The Joy That You Give to Others Is the Joy That Comes Back to You

John Greenleaf Whittier? Margaret E. Sangster? Anonymous?

Dear Quote Investigator: Recently, I came across a heartfelt short poem titled “Happy New Year” containing the following line:

The joy that you give to others is the joy that comes back to you.

The verse was attributed to the prominent nineteenth-century poet John Greenleaf Whittier who died in 1892, but the earliest citation I could find was dated 1901. Was this attribution accurate? Was the work posthumous?

Quote Investigator: QI believes that the common modern attribution to Whittier was inaccurate. The lines in the short poem were part of longer poem by Margaret E. Sangster titled “The Christmas Tree”, and Sangster should receive credit for her work.

The earliest evidence located by QI appeared in “The Elocutionist’s Journal: A Repository of the Choicest Standard and Current Pieces for Readings and Declamations”. Sangster’s didactic poem contained 54 lines and was printed on the front page of the January 1878 issue. The first four lines described a child’s desire for a Christmas tree: 1

Our darling little Florence, our blessing and our pride,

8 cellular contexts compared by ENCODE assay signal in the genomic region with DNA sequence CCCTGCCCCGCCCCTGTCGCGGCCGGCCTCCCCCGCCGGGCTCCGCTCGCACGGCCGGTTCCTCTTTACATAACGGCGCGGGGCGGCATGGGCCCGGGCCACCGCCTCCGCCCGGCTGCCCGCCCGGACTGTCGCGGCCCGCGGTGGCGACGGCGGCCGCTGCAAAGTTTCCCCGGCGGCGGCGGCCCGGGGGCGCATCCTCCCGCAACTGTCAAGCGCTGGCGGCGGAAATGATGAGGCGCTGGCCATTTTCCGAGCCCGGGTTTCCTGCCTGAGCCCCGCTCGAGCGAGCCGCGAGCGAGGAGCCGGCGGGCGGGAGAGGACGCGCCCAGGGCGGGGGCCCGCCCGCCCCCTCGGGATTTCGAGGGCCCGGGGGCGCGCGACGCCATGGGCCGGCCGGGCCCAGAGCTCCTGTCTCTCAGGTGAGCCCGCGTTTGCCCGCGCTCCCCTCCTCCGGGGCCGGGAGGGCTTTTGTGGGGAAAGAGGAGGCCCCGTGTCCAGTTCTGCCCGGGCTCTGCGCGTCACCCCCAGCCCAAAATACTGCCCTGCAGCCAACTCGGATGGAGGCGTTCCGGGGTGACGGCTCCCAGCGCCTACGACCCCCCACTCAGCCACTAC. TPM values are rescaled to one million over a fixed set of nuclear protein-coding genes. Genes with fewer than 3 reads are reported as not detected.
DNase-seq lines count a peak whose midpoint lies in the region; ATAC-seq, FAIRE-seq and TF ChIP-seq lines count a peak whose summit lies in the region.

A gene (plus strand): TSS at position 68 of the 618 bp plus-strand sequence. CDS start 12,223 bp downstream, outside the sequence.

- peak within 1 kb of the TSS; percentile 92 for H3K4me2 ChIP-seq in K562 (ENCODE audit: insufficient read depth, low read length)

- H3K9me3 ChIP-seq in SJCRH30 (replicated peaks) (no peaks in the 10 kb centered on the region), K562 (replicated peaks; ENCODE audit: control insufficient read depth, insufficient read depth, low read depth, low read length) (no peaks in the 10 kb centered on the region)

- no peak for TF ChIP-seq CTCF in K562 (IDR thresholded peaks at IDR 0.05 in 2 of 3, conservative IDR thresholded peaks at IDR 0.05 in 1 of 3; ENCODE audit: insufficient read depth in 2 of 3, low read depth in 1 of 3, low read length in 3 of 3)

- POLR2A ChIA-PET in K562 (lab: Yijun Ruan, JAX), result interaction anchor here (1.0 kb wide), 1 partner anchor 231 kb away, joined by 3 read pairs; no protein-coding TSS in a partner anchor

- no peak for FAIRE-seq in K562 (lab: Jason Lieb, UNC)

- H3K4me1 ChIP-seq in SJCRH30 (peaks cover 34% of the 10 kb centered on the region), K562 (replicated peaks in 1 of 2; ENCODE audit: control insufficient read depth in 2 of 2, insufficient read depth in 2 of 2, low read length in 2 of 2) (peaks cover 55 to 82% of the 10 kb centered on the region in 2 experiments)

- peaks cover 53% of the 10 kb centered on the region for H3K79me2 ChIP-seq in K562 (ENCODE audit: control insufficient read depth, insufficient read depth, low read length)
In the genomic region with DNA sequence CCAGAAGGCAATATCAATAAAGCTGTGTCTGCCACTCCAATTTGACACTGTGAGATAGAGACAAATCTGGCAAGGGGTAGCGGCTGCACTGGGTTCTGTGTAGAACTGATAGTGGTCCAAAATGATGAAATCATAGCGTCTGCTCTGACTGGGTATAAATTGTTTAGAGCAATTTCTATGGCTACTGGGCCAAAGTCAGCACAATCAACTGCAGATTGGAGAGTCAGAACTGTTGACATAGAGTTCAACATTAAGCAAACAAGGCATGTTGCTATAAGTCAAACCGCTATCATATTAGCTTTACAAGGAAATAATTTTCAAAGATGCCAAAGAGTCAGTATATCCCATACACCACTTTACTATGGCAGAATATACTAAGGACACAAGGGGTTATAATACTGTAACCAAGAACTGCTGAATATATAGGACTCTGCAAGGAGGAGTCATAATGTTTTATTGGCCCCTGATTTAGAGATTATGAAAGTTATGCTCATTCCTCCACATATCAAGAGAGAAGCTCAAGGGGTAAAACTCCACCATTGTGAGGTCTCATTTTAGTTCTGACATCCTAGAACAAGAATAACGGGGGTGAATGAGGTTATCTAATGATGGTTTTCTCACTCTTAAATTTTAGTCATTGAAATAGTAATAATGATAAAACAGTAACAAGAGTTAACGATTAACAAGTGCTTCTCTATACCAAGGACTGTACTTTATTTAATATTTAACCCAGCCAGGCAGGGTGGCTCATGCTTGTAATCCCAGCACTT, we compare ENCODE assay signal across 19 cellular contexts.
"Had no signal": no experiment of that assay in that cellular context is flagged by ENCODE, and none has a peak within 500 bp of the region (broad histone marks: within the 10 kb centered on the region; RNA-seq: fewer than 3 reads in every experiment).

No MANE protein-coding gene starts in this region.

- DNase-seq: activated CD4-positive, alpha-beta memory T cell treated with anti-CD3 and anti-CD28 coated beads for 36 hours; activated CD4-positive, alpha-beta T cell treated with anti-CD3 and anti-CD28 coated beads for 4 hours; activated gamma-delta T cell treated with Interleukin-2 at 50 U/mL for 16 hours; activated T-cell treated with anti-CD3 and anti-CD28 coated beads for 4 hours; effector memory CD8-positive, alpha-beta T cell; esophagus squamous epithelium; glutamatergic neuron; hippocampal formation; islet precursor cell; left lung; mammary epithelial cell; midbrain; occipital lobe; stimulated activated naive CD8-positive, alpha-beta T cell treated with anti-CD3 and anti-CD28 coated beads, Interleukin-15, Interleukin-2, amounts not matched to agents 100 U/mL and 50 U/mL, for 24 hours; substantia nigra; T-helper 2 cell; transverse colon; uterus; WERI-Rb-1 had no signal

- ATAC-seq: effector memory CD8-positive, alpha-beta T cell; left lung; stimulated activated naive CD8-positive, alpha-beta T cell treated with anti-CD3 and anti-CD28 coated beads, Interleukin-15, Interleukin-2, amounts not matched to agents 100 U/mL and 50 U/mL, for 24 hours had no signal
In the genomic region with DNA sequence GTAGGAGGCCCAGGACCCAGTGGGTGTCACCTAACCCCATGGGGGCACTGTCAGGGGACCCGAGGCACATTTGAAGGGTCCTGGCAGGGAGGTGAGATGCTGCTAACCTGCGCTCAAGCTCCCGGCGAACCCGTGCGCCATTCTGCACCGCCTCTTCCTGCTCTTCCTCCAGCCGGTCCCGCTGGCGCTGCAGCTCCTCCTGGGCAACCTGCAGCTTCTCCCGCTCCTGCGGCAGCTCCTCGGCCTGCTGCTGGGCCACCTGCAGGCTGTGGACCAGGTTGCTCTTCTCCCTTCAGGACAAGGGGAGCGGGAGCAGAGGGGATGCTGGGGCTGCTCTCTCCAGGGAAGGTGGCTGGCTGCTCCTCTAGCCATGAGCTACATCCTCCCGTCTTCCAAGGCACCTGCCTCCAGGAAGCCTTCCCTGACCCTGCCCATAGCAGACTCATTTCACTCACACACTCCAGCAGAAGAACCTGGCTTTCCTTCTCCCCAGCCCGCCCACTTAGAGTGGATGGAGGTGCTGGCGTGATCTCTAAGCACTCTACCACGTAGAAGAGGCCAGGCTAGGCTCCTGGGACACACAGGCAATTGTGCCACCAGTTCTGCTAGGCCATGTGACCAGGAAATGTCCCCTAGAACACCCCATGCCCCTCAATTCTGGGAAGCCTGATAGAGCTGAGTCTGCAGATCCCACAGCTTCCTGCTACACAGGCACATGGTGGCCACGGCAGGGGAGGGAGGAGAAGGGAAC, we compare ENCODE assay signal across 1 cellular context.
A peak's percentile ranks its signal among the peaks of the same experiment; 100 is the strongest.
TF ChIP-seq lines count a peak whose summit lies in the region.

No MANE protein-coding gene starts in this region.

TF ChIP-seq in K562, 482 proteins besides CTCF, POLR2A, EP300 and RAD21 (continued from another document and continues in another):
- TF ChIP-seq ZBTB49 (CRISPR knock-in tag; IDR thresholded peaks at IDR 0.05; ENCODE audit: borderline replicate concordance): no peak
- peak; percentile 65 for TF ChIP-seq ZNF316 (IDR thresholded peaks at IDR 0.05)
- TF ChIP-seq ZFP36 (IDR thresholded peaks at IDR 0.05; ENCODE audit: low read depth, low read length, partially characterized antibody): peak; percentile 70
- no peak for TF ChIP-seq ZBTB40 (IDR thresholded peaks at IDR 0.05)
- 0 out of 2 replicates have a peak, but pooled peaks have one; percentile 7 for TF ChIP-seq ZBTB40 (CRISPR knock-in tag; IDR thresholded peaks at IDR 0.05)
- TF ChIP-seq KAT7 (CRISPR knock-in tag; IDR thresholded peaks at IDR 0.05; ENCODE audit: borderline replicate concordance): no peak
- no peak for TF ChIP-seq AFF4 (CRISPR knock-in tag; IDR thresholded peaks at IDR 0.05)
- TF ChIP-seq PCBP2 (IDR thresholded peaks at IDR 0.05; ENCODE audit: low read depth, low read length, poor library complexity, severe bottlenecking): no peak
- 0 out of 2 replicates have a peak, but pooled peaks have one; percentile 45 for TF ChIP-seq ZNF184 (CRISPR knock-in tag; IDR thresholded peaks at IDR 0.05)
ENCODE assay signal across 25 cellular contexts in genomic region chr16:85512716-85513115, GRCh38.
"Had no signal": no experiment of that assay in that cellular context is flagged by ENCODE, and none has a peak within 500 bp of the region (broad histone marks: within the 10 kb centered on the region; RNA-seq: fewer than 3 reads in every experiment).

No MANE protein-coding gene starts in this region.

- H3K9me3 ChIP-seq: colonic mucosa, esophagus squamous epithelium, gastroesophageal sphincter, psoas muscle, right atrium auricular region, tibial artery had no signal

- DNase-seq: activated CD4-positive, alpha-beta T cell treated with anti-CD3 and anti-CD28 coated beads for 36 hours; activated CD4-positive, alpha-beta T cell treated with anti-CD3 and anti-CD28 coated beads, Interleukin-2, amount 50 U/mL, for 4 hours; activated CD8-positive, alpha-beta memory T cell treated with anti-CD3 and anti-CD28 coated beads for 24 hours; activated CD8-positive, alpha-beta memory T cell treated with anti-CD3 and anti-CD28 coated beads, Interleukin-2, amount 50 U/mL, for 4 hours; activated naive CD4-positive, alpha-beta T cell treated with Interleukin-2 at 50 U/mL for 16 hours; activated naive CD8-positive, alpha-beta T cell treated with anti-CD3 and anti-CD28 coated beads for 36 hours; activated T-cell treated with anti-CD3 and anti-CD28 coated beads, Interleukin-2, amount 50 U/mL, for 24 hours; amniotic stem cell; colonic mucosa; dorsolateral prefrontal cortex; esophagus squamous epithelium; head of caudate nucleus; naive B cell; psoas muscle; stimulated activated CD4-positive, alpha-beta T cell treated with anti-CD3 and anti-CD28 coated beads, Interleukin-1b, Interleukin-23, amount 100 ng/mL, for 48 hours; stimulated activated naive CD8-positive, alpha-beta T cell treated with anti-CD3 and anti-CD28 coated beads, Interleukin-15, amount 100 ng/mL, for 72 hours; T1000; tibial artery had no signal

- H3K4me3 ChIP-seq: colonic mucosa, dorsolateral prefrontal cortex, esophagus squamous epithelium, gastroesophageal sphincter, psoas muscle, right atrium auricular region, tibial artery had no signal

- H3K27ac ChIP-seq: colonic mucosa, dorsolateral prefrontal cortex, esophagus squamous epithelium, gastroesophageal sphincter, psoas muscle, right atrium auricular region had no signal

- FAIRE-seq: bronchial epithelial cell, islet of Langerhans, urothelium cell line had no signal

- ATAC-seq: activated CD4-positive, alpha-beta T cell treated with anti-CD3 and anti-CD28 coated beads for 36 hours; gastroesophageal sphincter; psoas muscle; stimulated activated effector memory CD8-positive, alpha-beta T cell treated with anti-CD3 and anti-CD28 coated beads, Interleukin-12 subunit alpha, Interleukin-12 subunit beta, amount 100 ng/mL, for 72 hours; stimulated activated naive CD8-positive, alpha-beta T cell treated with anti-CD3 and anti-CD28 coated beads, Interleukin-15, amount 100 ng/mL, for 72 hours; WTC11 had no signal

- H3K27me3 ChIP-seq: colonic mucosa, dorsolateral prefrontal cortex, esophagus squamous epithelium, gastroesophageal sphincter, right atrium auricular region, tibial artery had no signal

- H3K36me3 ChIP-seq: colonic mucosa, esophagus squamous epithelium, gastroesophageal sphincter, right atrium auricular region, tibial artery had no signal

With dimpled cheeks, and golden hair, and brown eyes open wide,
To look at every pretty thing, came flying in to me:
“O please,” she pleaded earnestly, “I want a Christmas tree.”

When the request for a tree was granted the child invited lonely and impoverished children to a Christmas party held around the tree. The final four lines of the poem were the following: 2

For somehow, not only for Christmas, but all the long year through,
The joy that you give to others is the joy that comes back to you;
And the more you spend in blessing the poor, the lonely, and sad,
The more to your heart’s possessing, returns to make you glad.

Here are additional selected citations in chronological order.

Sangster’s poem was noticed, and it was reprinted with a proper ascription in an 1884 collection titled “The Speaker’s Garland and Literary Bouquet: Combining 100 Choice Selections”. 3

In December 1900 a journal for educators called the “Michigan School Moderator” published a confusing amalgamation; excerpts from two different poems were placed adjacent to one another. The combined segments probably looked like a single poem to some readers. The first excerpt consisted of the final four lines of “The Christmas Tree” by Margaret E. Sangster. The second excerpt consisted of four lines from “A Christmas Carmen” by John Greenleaf Whittier.

The only attribution listed for the two excerpts was “Whittier” affixed to the end of the second excerpt. QI hypothesizes that this publication led to the misattribution of Sangster’s verse: 4

For somehow, not only for Christmas, but all the long year through,
The joy that you give to others, is the joy that comes back to you;
And the more you spend in blessing the poor and the lonely and sad.
The more of your heart’s possessing, returns to make you glad.

Blow, bugles of battle the marches of peace;
East, west, north, and south let the long quarrel cease;
Sing the song of great joy that the angels began,